This weekend saw the end of the BT London Live series - with Blur closing a string of shows (and potentially their career) with a Hyde Park, Olympics-linked show.
But for many, the show won't be remembered as the swansong for one of the biggest British bands of the past twenty years, but the gig where the sound of audience members crunching empty plastic glasses underfoot was louder than the band onstage.
The show was marred by cries of 'turn it up' from Blur fans, with many people shocked by the sound quality at the show - and some Gigwise readers revealing on Twitter that they left the show after just 30 minutes due to the low volume. Some compared it to listening to next door's TV through the wall while others said it was like trying to hear a silent movie under a duvet.
Of course, Blur's show wasn't the only show to receive such complaints - it's a problem that has marred the entire run of Hyde Park summer shows, from Wireless festival to Madonna. Bruce Springsteen and his fans suffered a further indignity when the sound was abruptly cut as The Boss broke his 10:30pm curfew - leaving him and duet partner Sir Paul McCartney stood in silence on stage, unable even to bid farewell to fans.
Hyde Park is a spectacular place to see bands, but seeing the performer is only half the experience. If you can't hear the songs, what's the point? Sure, Hyde Park is a central London location and nearby residents do need consideration - although anyone living within earshot of the park can certainly afford some decent double glazing.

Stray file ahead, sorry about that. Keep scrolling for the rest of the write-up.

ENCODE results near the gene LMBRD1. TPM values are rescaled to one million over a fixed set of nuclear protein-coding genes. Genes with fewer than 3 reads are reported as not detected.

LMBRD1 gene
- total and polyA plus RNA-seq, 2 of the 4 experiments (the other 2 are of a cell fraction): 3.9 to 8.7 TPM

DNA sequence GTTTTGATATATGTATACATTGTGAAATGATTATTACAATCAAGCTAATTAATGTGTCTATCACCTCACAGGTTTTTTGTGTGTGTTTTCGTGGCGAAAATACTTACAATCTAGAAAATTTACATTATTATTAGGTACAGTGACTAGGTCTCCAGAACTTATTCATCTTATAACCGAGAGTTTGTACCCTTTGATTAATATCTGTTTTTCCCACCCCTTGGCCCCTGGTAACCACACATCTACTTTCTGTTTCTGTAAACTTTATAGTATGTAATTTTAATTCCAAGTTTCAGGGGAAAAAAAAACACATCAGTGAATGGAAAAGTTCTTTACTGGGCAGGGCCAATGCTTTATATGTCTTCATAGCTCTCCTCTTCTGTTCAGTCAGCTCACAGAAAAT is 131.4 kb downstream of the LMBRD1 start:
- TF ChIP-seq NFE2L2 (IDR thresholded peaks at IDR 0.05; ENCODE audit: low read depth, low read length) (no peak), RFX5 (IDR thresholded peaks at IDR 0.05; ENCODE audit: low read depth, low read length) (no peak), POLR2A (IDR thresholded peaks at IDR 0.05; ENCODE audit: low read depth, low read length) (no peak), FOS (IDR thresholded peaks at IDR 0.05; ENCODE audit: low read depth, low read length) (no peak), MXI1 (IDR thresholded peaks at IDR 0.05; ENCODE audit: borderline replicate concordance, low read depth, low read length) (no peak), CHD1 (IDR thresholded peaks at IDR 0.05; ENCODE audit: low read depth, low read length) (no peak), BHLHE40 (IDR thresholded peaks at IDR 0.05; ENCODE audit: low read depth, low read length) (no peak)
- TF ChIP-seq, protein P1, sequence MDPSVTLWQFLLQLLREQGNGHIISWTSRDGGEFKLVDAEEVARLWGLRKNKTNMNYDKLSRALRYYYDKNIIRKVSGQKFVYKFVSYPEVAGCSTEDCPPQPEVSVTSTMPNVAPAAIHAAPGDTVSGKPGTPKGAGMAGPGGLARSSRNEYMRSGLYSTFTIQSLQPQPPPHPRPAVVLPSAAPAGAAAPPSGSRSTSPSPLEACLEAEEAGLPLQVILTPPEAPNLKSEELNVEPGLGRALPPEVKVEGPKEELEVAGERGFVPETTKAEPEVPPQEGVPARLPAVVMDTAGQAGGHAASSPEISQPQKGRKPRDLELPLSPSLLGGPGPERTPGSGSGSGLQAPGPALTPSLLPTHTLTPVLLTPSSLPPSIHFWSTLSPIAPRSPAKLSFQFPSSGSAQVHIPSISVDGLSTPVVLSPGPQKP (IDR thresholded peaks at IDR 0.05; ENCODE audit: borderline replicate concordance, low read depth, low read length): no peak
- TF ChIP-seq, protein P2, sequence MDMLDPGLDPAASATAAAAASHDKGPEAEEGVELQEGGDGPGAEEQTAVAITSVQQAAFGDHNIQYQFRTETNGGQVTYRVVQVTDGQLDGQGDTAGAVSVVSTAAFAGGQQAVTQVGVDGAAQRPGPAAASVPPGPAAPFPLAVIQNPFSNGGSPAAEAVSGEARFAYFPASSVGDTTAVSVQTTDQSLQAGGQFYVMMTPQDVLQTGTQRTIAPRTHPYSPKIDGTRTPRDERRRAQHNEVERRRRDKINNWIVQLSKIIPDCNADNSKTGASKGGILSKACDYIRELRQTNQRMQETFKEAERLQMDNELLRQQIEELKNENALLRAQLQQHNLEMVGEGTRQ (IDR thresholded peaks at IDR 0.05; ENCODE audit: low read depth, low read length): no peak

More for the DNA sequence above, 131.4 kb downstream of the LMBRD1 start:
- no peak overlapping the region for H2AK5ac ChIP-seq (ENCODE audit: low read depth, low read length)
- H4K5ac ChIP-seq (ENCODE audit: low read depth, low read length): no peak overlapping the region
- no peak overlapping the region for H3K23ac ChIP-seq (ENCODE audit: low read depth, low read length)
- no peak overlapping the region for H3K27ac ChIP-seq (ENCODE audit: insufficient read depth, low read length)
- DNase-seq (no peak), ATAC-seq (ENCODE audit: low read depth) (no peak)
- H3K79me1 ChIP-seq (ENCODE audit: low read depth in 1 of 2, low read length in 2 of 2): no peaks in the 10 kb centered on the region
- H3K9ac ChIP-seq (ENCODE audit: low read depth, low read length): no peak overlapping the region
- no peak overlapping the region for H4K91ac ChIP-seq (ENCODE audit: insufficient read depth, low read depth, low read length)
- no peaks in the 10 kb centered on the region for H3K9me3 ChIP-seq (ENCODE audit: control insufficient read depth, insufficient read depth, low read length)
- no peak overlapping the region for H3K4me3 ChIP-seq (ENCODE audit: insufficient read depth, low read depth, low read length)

So what's the solution? Having fans depart half an hour into a show they spent over £60 on tickets is unacceptable - and having most of those who stayed able to speak without raising their voices is equally poor. A compromise must be made. It's one thing to stage such huge shows, but another to let down the majority of fans who fork out their cash to attend.
If sound levels are the problem, then perhaps night time shows are not the answer - it's not ideal but perhaps earlier, louder shows are an option? Turn up the volume, bring forward the start time.
Perhaps another London park should be considered. Lovebox and Field Day have thrived in Victoria Park without disappointing thousands of fans with poor sound - we're sure no one would mind the trek to East London if a better show was on offer.
The summer shows have been a spectacular event for London, but while the Olympics performances have united music fans in national spirit and sporting pride, people have been likewise brought together for a huge, collective grumble. Sadly, that grumble has been more audible than most of the shows in question...
Have you been to any of this summer's Hyde Park shows? What did you think? How could they be improved? Let us know below...
Photos: Blur live in Hyde Park